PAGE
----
The whole discourse on the “youth bulge” and the projections indicating that Africa will be the only region still experiencing substantial population growth after 2050, presents a continent which will more or less determine the future of the world. While being devilled by poverty, violence, unemployment, bad governance and corruption, the continent remains richly blessed in both natural and human resources, coloured with a beautiful cultural heritage and strengthened by a resilient people. In the light of these, the African Union developed the Agenda 2063 as a people-centred roadmap for development in Africa with youth engagement for development a major point in Agenda 2063. The idea being to refocus the discourse on youth to critical forms of engagement that enable the continent harness the vibrancy and viability in its youth population for the development of the continent.
Accordingly, 2016 is celebrated as the year of human rights with a major focus on the rights of women and regional youth consultations held to provide young Africans the opportunity to contribute to the 10year human rights strategy for the continent. The consultation in the West African region had rich participation with both online and offline engagements on issues of Young women’s rights, Governance, Peace, security and Migration, Inclusion, Diversity Management and Popular participation, Employment and mobility. Alongside other initiatives in the region, Youth Initiative for Advocacy, Growth and advancement (YIAGA) showcased the undying efforts of Nigerian Youth in demanding for inclusion and popular participation through the advocacy for the passage of the #NotTooYoungToRun Bill.
#NotTooYoungToRun Bill is a child of a consistent engagement of the constitution review process in Nigeria by YIAGA and her partners for the reduction of the constitutional age limits for elective offices which is now a national movement led by a critical mass of dedicated young Nigerians. The Bill seeks to on the one hand reduce the age qualification for the office of the President from 40 to 30years, Governor and Senate House from 35 to 30years, House of Representatives and State Houses of Assembly from 30 to 25years and to introduce independent candidacy for elections. Both proposals are founded on the belief that democratic development can only be achieved through inclusion, population participation and providing equal opportunities for all to have access to government in order to achieve an equal result. The presence of age limits are at first instance discriminatory against the excluded population and when the Constitution enforces age limits that represent huge gaps between the voting age and eligibility age in a young voting population, it becomes a conspiracy to keep young people out of office. In addition, considering our flawed political party system in Nigeria, where parties neither have ideologies nor internal party democracy and where well-meaning Nigerians cannot run for office because they don’t have enough money and power to buy their way through the top parties, independent candidacy becomes an option to give more people especially women and youth, the opportunity to aspire and run for office.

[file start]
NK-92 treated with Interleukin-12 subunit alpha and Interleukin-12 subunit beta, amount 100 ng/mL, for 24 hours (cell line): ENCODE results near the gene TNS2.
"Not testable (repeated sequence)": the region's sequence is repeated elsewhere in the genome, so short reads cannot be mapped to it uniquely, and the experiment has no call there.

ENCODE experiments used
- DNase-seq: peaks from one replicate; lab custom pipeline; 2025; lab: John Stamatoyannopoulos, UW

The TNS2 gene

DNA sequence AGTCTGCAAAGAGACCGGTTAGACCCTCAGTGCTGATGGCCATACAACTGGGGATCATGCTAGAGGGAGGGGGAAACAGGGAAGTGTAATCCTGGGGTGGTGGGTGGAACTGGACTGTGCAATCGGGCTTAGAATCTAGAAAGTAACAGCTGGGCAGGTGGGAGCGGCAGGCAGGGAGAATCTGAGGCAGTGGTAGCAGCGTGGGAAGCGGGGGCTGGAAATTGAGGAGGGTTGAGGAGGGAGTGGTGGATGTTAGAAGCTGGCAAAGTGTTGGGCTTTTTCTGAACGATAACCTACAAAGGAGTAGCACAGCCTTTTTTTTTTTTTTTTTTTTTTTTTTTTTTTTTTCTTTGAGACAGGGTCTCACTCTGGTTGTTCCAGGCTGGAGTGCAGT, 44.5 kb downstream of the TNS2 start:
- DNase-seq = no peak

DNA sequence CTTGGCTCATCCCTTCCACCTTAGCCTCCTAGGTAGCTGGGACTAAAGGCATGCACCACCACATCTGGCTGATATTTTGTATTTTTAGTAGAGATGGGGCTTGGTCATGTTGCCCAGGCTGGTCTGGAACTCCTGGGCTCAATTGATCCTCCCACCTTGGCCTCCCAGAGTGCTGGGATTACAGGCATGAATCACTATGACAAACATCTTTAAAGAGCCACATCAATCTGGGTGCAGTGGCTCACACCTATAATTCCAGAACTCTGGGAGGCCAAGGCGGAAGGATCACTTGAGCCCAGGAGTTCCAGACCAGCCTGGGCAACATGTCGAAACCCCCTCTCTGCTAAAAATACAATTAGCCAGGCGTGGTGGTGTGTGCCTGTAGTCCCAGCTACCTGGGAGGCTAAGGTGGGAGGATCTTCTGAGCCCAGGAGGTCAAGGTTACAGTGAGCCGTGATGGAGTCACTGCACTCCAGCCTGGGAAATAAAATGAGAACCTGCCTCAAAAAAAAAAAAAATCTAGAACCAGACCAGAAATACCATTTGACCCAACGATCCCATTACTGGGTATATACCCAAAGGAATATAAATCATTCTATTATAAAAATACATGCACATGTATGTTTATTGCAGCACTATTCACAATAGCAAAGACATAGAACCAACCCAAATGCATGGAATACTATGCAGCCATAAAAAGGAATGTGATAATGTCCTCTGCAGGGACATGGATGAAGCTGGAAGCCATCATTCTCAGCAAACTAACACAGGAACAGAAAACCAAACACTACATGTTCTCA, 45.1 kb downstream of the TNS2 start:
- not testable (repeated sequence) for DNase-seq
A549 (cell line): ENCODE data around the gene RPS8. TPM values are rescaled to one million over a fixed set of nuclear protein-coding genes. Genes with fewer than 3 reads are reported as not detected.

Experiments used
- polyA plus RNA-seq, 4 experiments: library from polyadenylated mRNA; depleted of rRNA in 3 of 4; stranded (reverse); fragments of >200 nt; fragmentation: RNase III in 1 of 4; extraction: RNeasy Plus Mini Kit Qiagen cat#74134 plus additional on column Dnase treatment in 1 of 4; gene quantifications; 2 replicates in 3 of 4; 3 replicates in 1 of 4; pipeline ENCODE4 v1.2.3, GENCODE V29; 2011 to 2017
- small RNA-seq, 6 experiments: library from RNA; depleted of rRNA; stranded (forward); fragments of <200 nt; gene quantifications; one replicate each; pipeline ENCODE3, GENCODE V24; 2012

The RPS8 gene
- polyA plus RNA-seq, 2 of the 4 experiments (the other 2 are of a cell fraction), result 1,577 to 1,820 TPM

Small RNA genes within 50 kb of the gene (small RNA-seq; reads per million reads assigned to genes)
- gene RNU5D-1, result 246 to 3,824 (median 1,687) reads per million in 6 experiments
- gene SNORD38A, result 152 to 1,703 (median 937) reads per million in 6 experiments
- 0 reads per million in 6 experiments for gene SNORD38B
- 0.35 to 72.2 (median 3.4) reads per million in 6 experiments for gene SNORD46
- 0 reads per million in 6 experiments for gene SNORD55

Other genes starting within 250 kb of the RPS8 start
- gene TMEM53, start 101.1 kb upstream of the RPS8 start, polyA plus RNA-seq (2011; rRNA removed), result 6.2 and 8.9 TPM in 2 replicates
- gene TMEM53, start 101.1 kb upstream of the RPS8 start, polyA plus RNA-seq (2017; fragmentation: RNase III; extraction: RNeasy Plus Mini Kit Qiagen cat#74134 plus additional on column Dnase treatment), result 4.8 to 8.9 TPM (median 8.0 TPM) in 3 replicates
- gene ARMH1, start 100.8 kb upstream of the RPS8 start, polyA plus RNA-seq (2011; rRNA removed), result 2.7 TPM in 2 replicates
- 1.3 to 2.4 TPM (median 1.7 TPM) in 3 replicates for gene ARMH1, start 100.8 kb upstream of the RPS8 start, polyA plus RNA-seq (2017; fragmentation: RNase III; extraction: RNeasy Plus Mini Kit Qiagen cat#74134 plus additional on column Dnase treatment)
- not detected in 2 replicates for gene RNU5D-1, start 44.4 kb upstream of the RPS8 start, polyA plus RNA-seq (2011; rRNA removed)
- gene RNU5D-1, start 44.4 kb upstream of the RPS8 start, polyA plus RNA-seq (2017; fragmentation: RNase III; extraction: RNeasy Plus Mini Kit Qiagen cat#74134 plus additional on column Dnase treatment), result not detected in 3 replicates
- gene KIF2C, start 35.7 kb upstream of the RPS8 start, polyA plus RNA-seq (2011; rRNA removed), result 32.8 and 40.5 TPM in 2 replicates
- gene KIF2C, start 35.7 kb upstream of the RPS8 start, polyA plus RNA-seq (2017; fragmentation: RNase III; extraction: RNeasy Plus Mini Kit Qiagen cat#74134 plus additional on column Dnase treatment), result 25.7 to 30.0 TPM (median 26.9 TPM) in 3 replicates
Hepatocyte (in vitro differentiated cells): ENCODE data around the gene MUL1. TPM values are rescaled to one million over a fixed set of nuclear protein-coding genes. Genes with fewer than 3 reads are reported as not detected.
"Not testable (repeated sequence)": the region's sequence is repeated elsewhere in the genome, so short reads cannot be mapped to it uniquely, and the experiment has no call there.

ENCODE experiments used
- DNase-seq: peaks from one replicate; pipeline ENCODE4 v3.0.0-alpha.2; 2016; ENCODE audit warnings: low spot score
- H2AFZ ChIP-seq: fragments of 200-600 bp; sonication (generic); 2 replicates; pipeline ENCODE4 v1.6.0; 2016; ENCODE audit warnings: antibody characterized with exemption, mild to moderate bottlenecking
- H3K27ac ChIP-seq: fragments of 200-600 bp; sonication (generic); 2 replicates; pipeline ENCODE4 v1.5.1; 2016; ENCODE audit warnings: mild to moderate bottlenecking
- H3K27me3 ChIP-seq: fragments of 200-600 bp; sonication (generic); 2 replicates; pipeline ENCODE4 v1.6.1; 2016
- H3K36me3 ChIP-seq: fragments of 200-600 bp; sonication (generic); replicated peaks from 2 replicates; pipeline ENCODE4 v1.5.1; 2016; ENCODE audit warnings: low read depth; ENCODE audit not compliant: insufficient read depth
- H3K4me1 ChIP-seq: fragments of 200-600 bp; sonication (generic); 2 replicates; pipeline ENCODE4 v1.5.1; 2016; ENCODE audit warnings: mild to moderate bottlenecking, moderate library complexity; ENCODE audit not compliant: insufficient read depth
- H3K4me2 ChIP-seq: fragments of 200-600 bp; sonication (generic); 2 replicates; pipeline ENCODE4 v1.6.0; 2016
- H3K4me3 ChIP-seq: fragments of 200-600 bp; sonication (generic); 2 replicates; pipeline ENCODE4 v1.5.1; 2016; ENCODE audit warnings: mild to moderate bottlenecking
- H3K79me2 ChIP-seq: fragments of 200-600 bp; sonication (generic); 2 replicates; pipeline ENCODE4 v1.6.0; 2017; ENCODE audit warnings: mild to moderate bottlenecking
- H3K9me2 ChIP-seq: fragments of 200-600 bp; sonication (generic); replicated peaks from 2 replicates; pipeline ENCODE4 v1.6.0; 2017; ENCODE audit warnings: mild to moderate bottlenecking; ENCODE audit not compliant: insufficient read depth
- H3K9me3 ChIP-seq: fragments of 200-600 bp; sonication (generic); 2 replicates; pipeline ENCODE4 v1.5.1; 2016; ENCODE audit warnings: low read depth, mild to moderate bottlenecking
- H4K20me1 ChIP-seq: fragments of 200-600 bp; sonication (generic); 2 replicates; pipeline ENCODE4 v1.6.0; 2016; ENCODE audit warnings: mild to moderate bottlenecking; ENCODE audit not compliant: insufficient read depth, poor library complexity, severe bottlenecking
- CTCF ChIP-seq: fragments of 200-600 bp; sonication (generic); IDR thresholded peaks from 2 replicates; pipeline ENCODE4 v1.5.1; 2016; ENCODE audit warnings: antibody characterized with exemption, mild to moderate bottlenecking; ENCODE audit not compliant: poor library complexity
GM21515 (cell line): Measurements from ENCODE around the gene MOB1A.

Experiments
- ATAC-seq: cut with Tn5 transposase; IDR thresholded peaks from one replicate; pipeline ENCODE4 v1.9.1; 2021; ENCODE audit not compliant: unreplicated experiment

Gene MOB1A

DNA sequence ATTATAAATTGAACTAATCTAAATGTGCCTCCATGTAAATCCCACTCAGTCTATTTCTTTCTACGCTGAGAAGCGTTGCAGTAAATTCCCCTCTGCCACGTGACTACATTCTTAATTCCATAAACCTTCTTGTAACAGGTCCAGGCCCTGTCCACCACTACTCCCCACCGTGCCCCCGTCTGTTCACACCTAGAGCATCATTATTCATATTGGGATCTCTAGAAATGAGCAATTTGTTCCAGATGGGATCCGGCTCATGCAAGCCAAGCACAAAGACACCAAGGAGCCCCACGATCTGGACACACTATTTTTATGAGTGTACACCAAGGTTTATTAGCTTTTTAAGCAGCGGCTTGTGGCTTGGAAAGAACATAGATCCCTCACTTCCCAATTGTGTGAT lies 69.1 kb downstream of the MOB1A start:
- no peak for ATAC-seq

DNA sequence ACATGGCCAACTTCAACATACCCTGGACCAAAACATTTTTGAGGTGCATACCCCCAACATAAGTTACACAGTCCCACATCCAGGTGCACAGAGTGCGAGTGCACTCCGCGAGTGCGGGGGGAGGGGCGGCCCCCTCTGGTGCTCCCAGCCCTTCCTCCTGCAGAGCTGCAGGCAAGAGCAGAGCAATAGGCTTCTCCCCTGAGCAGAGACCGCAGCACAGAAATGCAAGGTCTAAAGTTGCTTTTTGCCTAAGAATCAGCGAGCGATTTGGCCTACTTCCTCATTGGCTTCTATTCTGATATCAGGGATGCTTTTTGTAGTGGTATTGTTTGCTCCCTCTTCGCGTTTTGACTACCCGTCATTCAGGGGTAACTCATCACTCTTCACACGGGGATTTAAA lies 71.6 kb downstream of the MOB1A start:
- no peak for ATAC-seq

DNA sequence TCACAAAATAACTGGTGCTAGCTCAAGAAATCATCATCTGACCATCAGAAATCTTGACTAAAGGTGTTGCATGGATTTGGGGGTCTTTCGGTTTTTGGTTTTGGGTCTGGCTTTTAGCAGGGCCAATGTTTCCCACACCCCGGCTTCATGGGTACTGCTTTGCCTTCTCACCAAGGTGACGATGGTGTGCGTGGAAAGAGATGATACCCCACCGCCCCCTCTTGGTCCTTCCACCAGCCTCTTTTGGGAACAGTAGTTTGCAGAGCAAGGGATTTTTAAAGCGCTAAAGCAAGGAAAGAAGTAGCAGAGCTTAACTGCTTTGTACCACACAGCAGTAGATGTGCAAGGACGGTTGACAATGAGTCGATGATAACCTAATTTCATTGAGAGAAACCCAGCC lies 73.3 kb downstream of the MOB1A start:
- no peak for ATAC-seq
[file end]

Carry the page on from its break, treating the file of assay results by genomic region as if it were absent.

#NotTooYoungToRun is gradually garnering the support of different stakeholders including lawmakers in Nigeria. Beyond Nigeria, #NotTooYoungToRun is interestingly gaining popularity as more young people across the continent, Africa Union, ECOWAS and International partners gave their support to the Bill during the African Youth West African Youth Consultation. The bill became popular at the Consultation not just because of its catchy name but because it also re-echoes the African aspirations for 2063 either in building a prosperous Africa based on inclusive growth and sustainable or in building an Africa whose development is people driven…especially in relying on the potential in its women and youth. Achieving the Africa we want requires countries in Africa to lead a people-centred sustainable development agenda and develop a legal framework to enable inclusive governance while building strong institutions to lead democratic development. African youth join their voices with the youth in Nigeria to demand inclusion and with #NotTooYoungToRun Bill in Nigeria, more nations will learn to create space for their young people.
Inclusion and Participation are not just political desires but human rights which can no longer be ignored. #NotTooYoungToRun is an affirmation of the indispensable role of youth in democratic development.
Cynthia Mbamalu is the Project Manager at the Youth Initiative for Advocacy Growth and Advcancement. She writes from Abuja.